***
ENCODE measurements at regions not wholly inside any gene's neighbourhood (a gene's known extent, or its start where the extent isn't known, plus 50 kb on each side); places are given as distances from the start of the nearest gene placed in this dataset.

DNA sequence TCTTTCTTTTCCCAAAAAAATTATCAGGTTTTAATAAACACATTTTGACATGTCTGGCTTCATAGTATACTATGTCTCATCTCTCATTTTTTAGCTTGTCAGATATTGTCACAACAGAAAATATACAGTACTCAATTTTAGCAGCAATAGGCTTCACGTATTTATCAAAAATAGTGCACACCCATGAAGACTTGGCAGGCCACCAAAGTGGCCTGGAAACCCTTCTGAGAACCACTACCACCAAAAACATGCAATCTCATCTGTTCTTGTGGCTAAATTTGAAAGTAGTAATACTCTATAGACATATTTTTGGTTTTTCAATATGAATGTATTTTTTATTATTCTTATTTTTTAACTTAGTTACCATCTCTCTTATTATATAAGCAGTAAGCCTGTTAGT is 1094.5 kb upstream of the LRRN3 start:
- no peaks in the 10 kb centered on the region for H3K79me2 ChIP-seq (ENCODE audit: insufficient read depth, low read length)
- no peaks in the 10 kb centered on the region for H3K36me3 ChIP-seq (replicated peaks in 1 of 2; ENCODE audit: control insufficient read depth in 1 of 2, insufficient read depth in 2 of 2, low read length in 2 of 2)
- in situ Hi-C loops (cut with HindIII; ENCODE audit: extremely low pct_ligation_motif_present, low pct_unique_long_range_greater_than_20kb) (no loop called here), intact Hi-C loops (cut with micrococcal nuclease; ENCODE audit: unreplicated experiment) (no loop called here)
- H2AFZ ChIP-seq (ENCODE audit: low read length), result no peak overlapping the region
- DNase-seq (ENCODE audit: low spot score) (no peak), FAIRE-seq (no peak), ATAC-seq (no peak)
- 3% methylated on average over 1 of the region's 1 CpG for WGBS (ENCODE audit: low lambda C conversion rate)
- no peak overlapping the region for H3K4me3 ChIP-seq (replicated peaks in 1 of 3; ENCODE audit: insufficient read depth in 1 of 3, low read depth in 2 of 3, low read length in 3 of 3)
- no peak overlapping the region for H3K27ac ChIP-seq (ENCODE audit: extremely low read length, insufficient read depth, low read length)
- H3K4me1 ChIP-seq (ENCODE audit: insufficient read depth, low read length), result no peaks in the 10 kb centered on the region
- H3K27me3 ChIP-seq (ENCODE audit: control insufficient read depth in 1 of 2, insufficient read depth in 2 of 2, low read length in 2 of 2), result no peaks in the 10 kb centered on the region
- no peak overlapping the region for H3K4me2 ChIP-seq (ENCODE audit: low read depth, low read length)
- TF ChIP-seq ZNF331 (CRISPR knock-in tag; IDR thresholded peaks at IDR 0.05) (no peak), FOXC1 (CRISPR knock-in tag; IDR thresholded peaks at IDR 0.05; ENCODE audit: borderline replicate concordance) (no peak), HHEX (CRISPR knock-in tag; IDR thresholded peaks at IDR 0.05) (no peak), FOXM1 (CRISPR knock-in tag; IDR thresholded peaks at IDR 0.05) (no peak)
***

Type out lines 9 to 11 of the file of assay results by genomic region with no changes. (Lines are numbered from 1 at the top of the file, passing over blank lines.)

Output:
- no peak overlapping the region for H3K4me3 ChIP-seq (replicated peaks in 1 of 3; ENCODE audit: insufficient read depth in 1 of 3, low read depth in 2 of 3, low read length in 3 of 3)
- no peak overlapping the region for H3K27ac ChIP-seq (ENCODE audit: extremely low read length, insufficient read depth, low read length)
- H3K4me1 ChIP-seq (ENCODE audit: insufficient read depth, low read length), result no peaks in the 10 kb centered on the region